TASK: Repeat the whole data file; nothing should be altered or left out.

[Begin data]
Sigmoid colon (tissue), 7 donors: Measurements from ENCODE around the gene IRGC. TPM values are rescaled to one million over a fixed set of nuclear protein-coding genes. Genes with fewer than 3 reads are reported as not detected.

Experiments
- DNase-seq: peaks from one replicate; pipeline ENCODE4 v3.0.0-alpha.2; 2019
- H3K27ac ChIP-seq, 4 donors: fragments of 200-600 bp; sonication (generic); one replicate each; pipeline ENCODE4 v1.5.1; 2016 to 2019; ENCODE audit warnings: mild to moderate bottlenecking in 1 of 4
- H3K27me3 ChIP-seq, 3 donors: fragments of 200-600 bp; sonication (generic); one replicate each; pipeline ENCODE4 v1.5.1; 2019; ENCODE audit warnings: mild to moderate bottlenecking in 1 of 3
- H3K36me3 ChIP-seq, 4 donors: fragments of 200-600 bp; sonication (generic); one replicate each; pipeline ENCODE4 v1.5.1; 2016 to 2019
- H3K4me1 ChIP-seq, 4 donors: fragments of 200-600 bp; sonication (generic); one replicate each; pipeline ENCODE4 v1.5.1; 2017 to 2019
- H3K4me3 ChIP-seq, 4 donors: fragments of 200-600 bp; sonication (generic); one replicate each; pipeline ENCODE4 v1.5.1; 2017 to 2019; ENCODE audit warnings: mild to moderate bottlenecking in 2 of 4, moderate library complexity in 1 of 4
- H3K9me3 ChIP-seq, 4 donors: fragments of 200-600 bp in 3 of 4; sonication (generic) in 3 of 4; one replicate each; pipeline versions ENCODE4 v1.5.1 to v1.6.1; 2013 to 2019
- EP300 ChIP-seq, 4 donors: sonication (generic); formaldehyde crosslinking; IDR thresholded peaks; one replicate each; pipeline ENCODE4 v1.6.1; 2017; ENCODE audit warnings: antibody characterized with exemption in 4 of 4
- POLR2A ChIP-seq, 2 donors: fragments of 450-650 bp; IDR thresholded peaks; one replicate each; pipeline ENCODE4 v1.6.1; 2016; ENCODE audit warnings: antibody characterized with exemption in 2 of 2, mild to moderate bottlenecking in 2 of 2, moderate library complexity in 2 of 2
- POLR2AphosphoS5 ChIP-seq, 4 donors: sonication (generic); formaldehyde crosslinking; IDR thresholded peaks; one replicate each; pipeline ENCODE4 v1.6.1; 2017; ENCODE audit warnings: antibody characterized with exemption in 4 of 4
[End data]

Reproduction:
Sigmoid colon (tissue), 7 donors: Measurements from ENCODE around the gene IRGC. TPM values are rescaled to one million over a fixed set of nuclear protein-coding genes. Genes with fewer than 3 reads are reported as not detected.

Experiments
- DNase-seq: peaks from one replicate; pipeline ENCODE4 v3.0.0-alpha.2; 2019
- H3K27ac ChIP-seq, 4 donors: fragments of 200-600 bp; sonication (generic); one replicate each; pipeline ENCODE4 v1.5.1; 2016 to 2019; ENCODE audit warnings: mild to moderate bottlenecking in 1 of 4
- H3K27me3 ChIP-seq, 3 donors: fragments of 200-600 bp; sonication (generic); one replicate each; pipeline ENCODE4 v1.5.1; 2019; ENCODE audit warnings: mild to moderate bottlenecking in 1 of 3
- H3K36me3 ChIP-seq, 4 donors: fragments of 200-600 bp; sonication (generic); one replicate each; pipeline ENCODE4 v1.5.1; 2016 to 2019
- H3K4me1 ChIP-seq, 4 donors: fragments of 200-600 bp; sonication (generic); one replicate each; pipeline ENCODE4 v1.5.1; 2017 to 2019
- H3K4me3 ChIP-seq, 4 donors: fragments of 200-600 bp; sonication (generic); one replicate each; pipeline ENCODE4 v1.5.1; 2017 to 2019; ENCODE audit warnings: mild to moderate bottlenecking in 2 of 4, moderate library complexity in 1 of 4
- H3K9me3 ChIP-seq, 4 donors: fragments of 200-600 bp in 3 of 4; sonication (generic) in 3 of 4; one replicate each; pipeline versions ENCODE4 v1.5.1 to v1.6.1; 2013 to 2019
- EP300 ChIP-seq, 4 donors: sonication (generic); formaldehyde crosslinking; IDR thresholded peaks; one replicate each; pipeline ENCODE4 v1.6.1; 2017; ENCODE audit warnings: antibody characterized with exemption in 4 of 4
- POLR2A ChIP-seq, 2 donors: fragments of 450-650 bp; IDR thresholded peaks; one replicate each; pipeline ENCODE4 v1.6.1; 2016; ENCODE audit warnings: antibody characterized with exemption in 2 of 2, mild to moderate bottlenecking in 2 of 2, moderate library complexity in 2 of 2
- POLR2AphosphoS5 ChIP-seq, 4 donors: sonication (generic); formaldehyde crosslinking; IDR thresholded peaks; one replicate each; pipeline ENCODE4 v1.6.1; 2017; ENCODE audit warnings: antibody characterized with exemption in 4 of 4